Noir Overkill: Brian DePalma’s The Black Dahlia
“Nothing stays buried forever,” muses officer Bucky Bleichert in Brian De Palma’s overheated adaptation of the James Ellroy novel The Black Dahlia. He was speaking of hidden crimes, but he could have been meditating on the perennial resurgence of film noir conventions. Some would say the only genre completely invented by the movie industry, film noir reflected disillusionment after World War II and its heyday was in the 1940s and 50s. Starting with such classics as Double Indemnity and The Maltese Falcon, the genre conveyed a new cynicism about modern life where the hero often failed, the women were usually seductively deadly, and everyone moved in a nighttime world of cigarette smoke, Venetian blinds, and crime-filled city backdrops oozing corruption. Attracted to the genre’s creative possibilities, recent directors keep trying to resurrect the form with varying success. Recently, Rian Johnson figured out a way to successfully graft the genre onto a California high school in Brick, but other films such as Lucky Number Slevin show the drawbacks of mimicking such well-worn conventions—the films end up being drearily conventional.
Directed by well-respected Brian De Palma, Black Dahlia begins well in evoking the rough and tumble world of 1940s Los Angeles. I read Ellroy’s novel recently, and I especially enjoyed the way policemen back then did not really have to follow procedure all that carefully, and the novel evokes a mood of decadent romantic obsession with the brutally murdered Elizabeth Short. In real life, Short was cut in half, her body found in a field, and the resulting media storm rivaled the one generated by the murder of O. J. Simpson’s wife. Out of such materials, Ellroy concocted a very cinematic novel about two policemen who both become obsessed over the dead woman as they also compete for the affections of Kay Lake (Scarlet Johansson), a former prostitute who lives with Officer Lee Blanchard (Aaron Eckhart). Josh Hartnett plays the lead cop Bleichert, and for awhile one can take pleasure in the film’s evocation of zoot-suited gangsters, boxers, and lesbian bars where the likes of K. D. Lang sings torch songs. DePalma includes several ambitious set-piece scenes, notably one where a crane shot moves over the top of a building to focus briefly on the murdered woman in the distance before the camera tracks back around to a shoot-out on a city street after an all-night stakeout. Throughout his career, De Palma has suffered criticism for overtly stealing from Alfred Hitchcock, and he does lift a scene from Hitchcock’s “Vertigo” almost exactly when Bleichert finds himself unable to move up a square staircase in time to save a man in danger up above.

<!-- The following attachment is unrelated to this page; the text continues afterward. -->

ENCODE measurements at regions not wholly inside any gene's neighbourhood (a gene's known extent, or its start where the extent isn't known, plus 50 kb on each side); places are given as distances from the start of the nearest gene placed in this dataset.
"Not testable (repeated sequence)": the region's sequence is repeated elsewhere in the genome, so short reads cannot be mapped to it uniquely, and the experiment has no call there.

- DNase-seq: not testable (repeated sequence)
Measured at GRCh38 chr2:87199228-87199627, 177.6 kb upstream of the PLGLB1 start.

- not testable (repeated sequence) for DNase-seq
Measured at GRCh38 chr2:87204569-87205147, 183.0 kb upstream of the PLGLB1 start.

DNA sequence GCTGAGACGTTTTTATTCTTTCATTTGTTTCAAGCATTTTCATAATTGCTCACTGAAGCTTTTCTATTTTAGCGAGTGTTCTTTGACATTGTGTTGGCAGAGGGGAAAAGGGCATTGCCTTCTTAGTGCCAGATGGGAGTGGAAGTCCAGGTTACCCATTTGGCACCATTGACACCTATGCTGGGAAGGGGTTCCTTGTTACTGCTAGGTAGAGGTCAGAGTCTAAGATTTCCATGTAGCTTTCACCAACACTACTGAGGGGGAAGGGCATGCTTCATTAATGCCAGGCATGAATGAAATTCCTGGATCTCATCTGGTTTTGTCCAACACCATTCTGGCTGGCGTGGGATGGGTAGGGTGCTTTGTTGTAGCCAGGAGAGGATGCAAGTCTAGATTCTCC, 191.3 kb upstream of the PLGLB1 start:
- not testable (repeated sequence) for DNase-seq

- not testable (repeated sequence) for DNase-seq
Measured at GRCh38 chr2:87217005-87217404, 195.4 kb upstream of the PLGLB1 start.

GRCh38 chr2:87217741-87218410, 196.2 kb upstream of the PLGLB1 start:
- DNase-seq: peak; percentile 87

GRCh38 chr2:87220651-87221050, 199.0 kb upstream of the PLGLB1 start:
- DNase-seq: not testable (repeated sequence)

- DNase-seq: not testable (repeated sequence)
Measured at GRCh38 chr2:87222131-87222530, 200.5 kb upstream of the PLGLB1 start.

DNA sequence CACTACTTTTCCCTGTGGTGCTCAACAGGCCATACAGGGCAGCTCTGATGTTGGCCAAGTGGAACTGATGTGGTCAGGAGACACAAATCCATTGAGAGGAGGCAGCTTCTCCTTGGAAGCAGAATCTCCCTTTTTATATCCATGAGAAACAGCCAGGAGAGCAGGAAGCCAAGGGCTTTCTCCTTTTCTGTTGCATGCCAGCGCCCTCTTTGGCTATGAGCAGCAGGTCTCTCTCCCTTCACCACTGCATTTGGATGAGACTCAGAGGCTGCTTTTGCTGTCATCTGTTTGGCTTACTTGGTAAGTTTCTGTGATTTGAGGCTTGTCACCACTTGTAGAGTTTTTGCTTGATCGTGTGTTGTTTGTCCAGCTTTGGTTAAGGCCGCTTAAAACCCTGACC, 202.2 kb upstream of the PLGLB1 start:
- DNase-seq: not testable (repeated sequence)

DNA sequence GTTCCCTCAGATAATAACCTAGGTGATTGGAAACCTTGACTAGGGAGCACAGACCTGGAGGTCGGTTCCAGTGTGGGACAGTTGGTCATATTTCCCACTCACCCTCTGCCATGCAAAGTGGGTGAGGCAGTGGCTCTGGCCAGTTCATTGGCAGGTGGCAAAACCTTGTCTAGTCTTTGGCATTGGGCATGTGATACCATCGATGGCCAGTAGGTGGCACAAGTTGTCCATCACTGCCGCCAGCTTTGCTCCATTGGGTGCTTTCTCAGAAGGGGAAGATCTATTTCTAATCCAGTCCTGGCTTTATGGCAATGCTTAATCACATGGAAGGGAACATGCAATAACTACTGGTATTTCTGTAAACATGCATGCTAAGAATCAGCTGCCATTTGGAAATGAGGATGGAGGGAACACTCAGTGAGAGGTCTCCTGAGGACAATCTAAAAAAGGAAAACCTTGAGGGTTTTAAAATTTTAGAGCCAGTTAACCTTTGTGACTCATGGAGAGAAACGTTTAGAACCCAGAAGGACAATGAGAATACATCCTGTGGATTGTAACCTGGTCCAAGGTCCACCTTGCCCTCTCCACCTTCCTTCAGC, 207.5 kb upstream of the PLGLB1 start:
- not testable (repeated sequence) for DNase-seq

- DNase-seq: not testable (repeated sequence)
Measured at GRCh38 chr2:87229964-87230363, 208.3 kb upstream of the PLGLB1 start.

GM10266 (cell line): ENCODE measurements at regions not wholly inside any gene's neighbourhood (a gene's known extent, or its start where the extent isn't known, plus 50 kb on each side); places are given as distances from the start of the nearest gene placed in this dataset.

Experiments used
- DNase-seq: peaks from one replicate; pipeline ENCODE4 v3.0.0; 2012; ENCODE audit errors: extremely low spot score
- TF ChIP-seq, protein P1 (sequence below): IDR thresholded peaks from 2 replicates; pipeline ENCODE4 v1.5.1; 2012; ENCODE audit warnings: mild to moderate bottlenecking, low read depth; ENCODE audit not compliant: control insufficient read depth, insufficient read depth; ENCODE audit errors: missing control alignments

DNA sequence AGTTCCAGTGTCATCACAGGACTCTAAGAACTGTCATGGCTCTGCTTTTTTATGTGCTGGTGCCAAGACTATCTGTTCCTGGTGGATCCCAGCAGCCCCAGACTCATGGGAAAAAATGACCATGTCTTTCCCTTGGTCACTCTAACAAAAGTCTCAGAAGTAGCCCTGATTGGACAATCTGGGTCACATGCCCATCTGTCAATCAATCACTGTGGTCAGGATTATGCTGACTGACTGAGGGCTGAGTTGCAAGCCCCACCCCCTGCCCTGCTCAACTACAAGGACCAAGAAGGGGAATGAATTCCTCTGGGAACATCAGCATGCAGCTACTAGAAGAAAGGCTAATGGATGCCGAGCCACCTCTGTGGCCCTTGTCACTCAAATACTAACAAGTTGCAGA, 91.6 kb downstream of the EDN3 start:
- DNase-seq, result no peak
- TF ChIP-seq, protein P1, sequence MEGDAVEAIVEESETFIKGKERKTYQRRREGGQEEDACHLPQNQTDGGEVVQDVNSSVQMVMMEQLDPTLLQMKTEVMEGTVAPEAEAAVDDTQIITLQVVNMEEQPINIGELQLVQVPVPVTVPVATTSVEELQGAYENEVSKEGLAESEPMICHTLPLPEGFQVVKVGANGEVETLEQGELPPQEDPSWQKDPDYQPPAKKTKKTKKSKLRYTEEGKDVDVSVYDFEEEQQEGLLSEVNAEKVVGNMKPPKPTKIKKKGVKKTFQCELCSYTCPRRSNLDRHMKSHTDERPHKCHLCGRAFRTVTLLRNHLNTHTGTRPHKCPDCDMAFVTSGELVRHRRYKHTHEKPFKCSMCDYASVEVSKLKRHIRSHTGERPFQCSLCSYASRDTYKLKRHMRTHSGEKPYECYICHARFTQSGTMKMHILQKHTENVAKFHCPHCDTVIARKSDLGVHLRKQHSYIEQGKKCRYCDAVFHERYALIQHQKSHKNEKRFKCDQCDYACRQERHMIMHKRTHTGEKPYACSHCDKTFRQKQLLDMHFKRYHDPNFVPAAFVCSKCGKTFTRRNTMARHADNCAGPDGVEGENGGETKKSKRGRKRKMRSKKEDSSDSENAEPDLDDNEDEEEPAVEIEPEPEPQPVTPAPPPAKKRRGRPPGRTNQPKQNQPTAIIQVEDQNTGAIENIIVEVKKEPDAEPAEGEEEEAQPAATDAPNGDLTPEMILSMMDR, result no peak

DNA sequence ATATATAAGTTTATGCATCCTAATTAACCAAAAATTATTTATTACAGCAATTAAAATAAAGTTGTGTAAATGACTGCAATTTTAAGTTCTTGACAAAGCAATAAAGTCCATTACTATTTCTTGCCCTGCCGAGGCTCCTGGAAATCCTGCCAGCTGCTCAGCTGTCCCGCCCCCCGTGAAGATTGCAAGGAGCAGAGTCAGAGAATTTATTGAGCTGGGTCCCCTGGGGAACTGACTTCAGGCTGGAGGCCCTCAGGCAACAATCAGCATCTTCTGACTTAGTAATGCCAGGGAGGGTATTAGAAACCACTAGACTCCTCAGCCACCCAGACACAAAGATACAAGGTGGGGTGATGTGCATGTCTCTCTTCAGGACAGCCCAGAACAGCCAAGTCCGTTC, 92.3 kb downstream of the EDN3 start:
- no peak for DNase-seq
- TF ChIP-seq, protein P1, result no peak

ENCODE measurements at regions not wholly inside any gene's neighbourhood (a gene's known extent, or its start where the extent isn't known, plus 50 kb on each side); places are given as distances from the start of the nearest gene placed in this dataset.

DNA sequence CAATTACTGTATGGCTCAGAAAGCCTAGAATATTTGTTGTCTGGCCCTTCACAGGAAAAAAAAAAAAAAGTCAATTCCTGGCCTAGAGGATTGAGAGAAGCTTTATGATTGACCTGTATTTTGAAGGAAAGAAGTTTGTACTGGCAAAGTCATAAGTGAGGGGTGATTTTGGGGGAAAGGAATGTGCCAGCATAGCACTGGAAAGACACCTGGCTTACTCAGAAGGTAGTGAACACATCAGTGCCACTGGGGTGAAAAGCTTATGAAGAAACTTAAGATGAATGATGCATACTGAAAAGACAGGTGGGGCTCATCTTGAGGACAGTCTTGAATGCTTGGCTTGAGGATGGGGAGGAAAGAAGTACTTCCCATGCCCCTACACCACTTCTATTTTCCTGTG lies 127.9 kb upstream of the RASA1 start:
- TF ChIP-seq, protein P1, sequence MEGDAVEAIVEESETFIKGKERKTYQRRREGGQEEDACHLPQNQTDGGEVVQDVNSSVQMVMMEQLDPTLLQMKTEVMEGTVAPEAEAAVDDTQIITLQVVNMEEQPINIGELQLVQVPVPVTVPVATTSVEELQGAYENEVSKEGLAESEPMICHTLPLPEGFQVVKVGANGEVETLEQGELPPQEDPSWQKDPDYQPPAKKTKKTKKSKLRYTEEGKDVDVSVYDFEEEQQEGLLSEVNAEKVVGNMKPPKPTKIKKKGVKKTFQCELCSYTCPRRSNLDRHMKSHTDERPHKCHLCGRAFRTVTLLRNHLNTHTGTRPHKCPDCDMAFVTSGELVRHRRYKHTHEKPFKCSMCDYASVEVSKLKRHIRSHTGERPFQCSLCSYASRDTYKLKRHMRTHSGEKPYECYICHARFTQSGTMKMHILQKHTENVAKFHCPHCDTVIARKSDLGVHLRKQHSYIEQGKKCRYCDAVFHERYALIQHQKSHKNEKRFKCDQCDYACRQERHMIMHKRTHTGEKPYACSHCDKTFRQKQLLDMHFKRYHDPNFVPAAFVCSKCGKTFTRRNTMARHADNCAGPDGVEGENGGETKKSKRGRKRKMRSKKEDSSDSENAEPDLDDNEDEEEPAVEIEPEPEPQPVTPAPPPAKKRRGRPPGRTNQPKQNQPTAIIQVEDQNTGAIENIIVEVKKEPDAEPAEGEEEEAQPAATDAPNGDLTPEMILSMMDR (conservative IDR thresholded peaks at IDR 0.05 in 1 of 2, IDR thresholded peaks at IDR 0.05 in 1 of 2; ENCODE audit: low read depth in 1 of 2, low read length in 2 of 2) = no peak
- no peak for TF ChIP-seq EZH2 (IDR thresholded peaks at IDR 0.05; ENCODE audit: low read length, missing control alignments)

For awhile, with Scarlet Johansson looking sultry, the film works well enough, even if the sets oddly resemble those in an old Batman movie, but ultimately the screenwriter crams too many bloody and/or sexual incidents from the much longer plotted novel into its two hours of screen time. For all of De Palma’s expertise, The Black Dahlia views like a parody of too many superior 1940s films. I have nothing against Josh Hartnett as a leading man, but as he lights cigarette after cigarette and curls up in bed with Hilary Swank who plays the rich brat Black Dahlia look-alike Madeleine Linscott, one gets the feeling that both actors lack the gravitas to pull off such decadent passion. Where the book is smoldering and obsessed, the movie comes across as over-stuffed with perversity and histrionics.
Part of the problem lies in the character of Elizabeth Short herself (Mia Kirshner) who occasionally makes appearances in screen tests pieced together by the detectives. Short is basically a no-talent actress wannabe who sleeps with many military men (at one point Blanchard jokes that now they have only the entire US armed forces as suspects for the murder). In the book, she retains some mystery, but in De Palma’s recreation of the footage, she comes off as a disappointingly bland figure to get obsessed about. Sometimes, when it comes to crime and passion, less is more. In the tradition of Sin City, De Palma keeps pouring on the next mutilation, strangulation, and twisted fascination with “touching dead things.” By piling it on, The Black Dahlia ends up caricaturing the mood of the novel. I prefer film noir neat, with greater restraint, less blood splattered on the Venetian blinds.